ON March 9, 1981, Dan Rather walked onto the set of "The CBS Evening News" and sat down, some say a bit uncomfortably, in a legend's chair.
Tenacious, hard-working, almost driven with determination, he was and still is considered by many of his colleagues to be one of TV journalism's best field reporters. But his rise to the role of anchor, heir of the rich CBS News tradition and Walter Cronkite's trusted mantle, was marked with some skepticism.
"We all knew I couldn't be Walter Cronkite, so I decided I had better be the best Dan Rather I could," says the newsman, now sitting very comfortably with his sleeves rolled up in his CBS office.
This week some of journalism's best will come out to fete Mr. Rather and celebrate his 15 years as anchor of "The CBS Evening News." It has been, in his own words, "quite a ride," one that has changed him in a thousand ways, even though it feels as though it began only yesterday.
During his tenure, the pipe-layer's son from Texas has dodged Soviet missiles in Afghanistan and the stinging barbs of media critics at home. He has won numerous awards and some brutal political fights within CBS. And he has endured the harshest, and some say, most short-sighted budget cuts of the three network news operations. But with his tenacity and seemingly insatiable appetite for work, Rather survived. Now, with CBS in the hands of its new owner, Westinghouse, the anchorman and many media critics say CBS News has the opportunity to regain its dominance.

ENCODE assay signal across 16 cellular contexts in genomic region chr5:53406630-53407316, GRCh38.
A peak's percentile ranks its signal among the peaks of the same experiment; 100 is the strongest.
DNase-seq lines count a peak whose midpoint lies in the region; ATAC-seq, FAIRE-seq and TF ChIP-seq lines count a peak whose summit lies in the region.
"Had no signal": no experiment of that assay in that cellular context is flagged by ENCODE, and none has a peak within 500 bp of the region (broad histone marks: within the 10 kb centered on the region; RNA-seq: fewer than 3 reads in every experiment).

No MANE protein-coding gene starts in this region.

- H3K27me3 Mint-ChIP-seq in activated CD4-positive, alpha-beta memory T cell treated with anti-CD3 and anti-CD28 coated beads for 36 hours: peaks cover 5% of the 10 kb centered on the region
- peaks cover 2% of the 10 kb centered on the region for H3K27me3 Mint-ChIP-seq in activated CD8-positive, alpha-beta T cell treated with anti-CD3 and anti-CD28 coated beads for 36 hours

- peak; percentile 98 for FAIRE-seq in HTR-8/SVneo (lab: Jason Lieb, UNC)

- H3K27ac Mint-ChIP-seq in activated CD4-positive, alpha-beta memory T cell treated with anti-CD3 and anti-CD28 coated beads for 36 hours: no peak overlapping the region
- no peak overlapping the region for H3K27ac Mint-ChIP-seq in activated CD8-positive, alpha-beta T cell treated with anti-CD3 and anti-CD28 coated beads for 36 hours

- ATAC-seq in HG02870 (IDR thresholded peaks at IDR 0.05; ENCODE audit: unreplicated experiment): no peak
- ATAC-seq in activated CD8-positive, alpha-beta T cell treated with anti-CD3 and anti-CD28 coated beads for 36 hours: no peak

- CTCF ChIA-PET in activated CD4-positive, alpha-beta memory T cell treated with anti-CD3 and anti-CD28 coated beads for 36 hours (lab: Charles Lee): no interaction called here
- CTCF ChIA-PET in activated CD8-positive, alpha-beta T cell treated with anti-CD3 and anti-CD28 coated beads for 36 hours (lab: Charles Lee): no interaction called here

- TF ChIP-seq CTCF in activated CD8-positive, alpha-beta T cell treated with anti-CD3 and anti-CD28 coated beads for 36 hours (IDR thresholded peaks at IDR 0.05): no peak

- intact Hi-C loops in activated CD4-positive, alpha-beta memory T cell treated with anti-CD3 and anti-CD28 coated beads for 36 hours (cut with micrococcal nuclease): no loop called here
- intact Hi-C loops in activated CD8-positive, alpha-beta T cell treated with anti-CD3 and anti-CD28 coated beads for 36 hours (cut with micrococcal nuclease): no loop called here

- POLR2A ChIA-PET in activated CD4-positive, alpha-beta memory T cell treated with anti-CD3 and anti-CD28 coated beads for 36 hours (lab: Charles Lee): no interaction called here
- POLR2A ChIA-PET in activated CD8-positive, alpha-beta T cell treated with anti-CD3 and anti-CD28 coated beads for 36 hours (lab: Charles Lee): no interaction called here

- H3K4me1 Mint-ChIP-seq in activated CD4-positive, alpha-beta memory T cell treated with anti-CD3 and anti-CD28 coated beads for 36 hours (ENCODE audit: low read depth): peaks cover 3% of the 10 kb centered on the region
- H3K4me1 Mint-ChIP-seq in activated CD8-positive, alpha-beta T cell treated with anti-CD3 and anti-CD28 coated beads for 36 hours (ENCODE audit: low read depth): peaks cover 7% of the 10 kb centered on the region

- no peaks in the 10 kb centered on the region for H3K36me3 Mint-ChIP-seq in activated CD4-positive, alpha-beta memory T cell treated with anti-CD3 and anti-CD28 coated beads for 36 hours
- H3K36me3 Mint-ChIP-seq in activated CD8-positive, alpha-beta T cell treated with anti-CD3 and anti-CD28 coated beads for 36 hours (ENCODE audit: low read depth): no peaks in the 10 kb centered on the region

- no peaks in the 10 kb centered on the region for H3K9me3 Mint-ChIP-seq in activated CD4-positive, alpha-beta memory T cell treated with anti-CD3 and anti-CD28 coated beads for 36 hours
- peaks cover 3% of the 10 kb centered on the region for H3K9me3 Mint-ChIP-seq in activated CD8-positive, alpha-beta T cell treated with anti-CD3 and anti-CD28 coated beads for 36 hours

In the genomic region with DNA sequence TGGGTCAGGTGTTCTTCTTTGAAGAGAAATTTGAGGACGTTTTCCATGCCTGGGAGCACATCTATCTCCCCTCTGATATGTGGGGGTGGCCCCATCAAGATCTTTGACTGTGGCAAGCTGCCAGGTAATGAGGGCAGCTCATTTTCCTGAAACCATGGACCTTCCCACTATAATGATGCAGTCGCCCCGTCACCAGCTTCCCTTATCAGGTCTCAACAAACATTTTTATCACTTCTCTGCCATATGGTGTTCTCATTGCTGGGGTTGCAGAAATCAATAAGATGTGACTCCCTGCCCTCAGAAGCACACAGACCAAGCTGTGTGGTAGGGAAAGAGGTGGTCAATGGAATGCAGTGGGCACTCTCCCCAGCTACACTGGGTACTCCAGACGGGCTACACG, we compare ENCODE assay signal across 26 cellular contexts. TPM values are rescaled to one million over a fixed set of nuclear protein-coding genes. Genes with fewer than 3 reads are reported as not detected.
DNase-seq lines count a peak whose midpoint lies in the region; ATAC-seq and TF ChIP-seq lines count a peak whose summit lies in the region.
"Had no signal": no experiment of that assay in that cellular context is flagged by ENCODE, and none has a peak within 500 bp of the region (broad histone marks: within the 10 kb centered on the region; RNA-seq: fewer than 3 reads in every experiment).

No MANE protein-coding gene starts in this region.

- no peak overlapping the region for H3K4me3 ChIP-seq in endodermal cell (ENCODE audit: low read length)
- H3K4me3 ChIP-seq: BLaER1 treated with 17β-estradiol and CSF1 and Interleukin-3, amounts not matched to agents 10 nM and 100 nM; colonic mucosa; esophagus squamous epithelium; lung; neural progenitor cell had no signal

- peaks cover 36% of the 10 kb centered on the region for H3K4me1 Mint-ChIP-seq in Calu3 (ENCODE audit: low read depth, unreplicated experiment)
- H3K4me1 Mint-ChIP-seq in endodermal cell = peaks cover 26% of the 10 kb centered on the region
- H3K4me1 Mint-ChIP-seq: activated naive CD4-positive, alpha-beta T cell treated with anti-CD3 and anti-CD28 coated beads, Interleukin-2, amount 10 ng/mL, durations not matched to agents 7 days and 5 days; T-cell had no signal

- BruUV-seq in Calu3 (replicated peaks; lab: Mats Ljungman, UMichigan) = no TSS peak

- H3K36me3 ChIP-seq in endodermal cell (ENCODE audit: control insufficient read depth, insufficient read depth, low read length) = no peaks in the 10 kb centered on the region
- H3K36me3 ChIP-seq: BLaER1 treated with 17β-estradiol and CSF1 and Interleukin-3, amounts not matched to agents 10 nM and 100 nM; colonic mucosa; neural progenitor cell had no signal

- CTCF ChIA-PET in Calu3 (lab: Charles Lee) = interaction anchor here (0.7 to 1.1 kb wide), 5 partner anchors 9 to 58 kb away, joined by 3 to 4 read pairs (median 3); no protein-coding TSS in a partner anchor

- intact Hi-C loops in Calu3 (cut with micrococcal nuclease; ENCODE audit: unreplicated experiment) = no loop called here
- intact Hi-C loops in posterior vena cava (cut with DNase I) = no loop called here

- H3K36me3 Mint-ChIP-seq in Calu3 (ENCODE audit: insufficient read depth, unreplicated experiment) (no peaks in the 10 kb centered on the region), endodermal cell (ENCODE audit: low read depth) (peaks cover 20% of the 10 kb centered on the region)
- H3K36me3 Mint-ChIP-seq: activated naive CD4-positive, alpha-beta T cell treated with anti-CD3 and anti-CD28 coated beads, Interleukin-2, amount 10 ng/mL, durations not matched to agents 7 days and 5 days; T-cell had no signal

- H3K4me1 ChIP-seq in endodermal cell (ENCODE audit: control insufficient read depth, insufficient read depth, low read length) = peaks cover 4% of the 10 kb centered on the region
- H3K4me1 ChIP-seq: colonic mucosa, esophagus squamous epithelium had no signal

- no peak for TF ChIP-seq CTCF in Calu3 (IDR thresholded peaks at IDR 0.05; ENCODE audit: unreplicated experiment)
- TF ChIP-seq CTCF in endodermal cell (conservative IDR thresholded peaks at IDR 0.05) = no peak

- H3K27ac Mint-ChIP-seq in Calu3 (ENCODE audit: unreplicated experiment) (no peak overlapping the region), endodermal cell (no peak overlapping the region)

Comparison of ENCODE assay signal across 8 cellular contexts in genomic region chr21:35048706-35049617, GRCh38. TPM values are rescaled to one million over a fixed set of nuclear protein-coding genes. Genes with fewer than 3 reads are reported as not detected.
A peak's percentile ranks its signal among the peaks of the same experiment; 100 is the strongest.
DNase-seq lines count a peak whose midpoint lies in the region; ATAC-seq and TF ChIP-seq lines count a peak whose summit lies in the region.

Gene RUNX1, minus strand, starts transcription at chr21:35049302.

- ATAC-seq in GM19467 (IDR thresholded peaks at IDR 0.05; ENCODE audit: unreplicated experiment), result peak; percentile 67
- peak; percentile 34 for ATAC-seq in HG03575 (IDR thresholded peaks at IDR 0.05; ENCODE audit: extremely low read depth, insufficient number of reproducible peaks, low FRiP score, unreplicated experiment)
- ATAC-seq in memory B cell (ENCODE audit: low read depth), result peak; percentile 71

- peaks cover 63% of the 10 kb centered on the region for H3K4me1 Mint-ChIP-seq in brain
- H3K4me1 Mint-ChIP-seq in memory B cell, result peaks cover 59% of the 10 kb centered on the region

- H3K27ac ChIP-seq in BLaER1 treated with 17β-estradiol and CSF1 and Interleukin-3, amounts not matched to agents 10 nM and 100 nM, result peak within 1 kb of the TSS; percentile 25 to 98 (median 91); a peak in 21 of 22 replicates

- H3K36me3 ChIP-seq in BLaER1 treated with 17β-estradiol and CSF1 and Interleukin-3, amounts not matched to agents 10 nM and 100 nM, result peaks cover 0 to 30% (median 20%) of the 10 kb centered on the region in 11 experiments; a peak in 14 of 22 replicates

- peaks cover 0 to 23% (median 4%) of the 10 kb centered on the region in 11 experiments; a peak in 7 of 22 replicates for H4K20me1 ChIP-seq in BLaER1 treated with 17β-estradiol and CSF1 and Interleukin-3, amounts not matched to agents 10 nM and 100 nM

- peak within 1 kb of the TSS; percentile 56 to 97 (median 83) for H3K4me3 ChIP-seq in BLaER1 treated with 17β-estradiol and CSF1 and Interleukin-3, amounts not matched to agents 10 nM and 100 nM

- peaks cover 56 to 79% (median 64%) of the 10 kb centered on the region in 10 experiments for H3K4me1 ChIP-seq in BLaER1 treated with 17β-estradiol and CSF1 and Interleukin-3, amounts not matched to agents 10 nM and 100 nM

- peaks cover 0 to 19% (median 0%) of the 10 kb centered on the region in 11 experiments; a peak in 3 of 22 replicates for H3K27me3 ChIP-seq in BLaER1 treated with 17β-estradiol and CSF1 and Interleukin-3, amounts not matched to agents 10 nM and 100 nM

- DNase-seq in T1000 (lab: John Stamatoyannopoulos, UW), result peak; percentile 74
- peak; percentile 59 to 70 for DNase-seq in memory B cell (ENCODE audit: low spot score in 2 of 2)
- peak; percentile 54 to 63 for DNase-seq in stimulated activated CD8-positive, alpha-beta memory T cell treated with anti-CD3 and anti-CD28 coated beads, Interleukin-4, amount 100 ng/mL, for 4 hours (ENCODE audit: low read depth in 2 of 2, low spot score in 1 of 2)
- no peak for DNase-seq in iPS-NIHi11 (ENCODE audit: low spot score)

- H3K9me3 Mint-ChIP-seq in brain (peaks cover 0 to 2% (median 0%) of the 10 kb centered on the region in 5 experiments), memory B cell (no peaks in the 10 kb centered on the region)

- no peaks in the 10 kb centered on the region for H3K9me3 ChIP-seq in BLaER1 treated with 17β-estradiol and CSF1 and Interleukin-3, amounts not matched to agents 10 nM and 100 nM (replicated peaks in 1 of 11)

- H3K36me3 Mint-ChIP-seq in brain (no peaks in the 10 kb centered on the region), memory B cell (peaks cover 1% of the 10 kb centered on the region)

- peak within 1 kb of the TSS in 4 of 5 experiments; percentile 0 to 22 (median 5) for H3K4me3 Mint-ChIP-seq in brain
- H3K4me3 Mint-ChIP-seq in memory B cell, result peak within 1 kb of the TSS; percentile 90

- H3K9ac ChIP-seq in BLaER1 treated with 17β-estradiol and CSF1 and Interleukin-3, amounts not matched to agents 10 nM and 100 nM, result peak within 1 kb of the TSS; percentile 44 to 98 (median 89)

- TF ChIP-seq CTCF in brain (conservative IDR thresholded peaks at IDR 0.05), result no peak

"Irony of ironies, he's stuck around long enough to have a shot at rejuvenation," says Peter Herford, who started work at CBS in 1961 around the same time as Rather and now teaches journalism at Columbia University. "He's got to be feeling pretty [darn] good."
Without hesitation, Rather says the worst day of his entire 15 years was in 1987 when management, under tight-fisted new owner Larry Tisch, a financier, fired more than 200 news employees. There was not only the loss of friends and colleagues with which to contend, but also the dismantling of a revered institution: the network of Edward R. Murrow and Charles Collingwood that nurtured broadcast journalism from its earliest days.
Rather raised objections within CBS. He also co-authored an OpEd in The New York Times, headlined "From Murrow to Mediocrity," arguing that the network's bottom-line management was damaging CBS News.
"It was constantly a case of 'Do you stay inside and work as best you can to ease the pain, to ease the transition, or do you quit and go elsewhere?' " Rather says. "For me, I chose to stay and try to do the best with what we had."